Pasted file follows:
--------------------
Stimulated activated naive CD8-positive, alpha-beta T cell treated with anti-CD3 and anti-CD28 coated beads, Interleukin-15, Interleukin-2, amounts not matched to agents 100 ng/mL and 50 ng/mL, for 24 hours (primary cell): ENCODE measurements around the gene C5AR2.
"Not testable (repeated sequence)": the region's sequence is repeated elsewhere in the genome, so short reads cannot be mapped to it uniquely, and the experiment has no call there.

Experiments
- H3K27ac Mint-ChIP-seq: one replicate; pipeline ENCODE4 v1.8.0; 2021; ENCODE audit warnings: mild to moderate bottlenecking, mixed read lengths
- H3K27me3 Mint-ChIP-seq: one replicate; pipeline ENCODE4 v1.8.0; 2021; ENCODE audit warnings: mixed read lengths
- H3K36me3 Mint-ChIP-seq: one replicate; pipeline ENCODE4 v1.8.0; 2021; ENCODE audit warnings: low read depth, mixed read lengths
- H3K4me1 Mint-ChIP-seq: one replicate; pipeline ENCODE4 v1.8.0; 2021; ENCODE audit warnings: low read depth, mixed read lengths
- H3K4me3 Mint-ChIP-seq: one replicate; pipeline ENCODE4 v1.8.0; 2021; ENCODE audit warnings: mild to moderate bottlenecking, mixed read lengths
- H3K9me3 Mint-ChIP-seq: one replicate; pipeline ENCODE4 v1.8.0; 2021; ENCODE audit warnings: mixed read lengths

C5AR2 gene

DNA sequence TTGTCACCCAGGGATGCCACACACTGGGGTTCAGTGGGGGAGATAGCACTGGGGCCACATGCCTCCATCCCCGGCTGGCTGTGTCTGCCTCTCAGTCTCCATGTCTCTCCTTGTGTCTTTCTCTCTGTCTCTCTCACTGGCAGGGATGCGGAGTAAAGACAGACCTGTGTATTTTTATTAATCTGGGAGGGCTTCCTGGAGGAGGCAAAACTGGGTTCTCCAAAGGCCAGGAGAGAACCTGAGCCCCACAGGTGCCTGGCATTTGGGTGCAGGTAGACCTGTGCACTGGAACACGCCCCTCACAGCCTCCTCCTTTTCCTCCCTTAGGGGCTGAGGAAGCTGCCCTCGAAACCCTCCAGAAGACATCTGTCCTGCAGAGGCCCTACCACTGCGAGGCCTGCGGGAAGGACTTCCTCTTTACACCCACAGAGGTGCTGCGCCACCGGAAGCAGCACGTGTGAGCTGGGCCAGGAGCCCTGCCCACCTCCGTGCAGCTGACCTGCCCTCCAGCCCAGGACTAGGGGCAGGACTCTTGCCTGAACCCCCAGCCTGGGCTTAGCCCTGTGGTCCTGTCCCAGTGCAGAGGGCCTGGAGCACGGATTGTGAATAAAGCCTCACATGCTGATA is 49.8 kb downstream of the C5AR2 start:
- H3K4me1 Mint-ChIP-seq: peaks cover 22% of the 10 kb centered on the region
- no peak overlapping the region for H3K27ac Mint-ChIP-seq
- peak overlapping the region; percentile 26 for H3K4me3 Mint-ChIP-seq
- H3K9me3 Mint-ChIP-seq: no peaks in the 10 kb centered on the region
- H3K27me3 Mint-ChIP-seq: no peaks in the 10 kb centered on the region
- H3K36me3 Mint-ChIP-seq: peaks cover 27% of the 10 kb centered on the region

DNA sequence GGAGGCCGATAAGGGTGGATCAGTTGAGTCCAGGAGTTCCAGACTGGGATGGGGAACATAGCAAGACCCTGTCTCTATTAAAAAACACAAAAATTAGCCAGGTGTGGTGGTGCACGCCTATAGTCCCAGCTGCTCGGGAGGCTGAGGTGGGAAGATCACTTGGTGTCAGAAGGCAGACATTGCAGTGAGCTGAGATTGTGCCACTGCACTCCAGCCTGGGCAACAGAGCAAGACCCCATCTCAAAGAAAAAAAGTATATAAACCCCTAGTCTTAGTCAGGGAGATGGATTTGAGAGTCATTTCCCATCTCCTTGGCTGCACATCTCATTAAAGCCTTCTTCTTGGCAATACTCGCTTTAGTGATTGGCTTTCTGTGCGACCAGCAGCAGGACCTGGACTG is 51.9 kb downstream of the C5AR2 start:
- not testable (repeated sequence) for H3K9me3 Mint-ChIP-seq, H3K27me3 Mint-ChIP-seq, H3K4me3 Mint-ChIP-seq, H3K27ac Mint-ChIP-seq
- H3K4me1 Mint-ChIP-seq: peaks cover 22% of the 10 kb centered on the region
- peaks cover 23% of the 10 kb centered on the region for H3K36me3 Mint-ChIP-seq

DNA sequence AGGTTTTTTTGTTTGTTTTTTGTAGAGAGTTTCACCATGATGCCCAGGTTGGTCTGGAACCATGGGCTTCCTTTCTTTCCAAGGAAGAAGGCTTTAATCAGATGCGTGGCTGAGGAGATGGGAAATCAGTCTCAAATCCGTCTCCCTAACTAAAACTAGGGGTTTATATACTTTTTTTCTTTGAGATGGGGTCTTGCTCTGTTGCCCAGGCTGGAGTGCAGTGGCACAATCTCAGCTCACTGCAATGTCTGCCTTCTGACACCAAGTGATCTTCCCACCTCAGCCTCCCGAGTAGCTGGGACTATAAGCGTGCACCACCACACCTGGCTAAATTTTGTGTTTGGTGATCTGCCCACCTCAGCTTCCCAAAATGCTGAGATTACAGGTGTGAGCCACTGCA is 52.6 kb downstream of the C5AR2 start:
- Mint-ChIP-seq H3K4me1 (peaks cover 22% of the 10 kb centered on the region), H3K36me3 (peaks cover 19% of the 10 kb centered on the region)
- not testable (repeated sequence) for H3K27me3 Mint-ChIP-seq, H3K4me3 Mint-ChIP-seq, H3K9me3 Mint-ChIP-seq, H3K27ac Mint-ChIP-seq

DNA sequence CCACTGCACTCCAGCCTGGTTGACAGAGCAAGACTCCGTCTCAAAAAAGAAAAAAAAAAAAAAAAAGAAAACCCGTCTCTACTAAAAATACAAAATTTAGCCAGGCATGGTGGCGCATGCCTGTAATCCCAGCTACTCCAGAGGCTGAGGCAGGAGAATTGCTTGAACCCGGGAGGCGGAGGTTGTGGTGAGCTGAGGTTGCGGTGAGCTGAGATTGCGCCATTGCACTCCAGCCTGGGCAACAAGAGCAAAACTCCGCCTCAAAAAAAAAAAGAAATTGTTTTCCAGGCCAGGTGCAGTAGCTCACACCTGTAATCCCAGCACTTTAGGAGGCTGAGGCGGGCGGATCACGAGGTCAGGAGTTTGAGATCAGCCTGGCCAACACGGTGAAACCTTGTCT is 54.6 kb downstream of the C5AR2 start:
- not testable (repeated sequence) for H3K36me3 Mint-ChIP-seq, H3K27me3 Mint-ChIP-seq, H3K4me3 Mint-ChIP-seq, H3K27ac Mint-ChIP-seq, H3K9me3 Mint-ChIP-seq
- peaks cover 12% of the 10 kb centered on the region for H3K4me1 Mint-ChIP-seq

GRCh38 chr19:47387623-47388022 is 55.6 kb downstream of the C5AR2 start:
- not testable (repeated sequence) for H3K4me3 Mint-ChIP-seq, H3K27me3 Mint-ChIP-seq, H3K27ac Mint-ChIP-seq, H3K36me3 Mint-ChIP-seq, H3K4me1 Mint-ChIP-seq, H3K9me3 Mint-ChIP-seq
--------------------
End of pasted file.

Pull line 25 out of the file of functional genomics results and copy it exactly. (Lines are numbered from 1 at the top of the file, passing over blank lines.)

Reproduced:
DNA sequence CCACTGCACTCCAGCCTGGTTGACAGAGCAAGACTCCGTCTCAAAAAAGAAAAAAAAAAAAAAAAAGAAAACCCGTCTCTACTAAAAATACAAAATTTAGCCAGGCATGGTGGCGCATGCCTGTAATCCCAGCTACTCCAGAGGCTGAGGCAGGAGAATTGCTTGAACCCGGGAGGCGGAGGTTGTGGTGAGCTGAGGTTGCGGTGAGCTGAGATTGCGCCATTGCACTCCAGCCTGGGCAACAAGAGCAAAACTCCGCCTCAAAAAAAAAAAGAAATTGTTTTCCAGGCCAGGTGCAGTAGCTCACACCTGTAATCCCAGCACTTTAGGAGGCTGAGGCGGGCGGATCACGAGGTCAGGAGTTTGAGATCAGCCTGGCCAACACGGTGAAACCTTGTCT is 54.6 kb downstream of the C5AR2 start: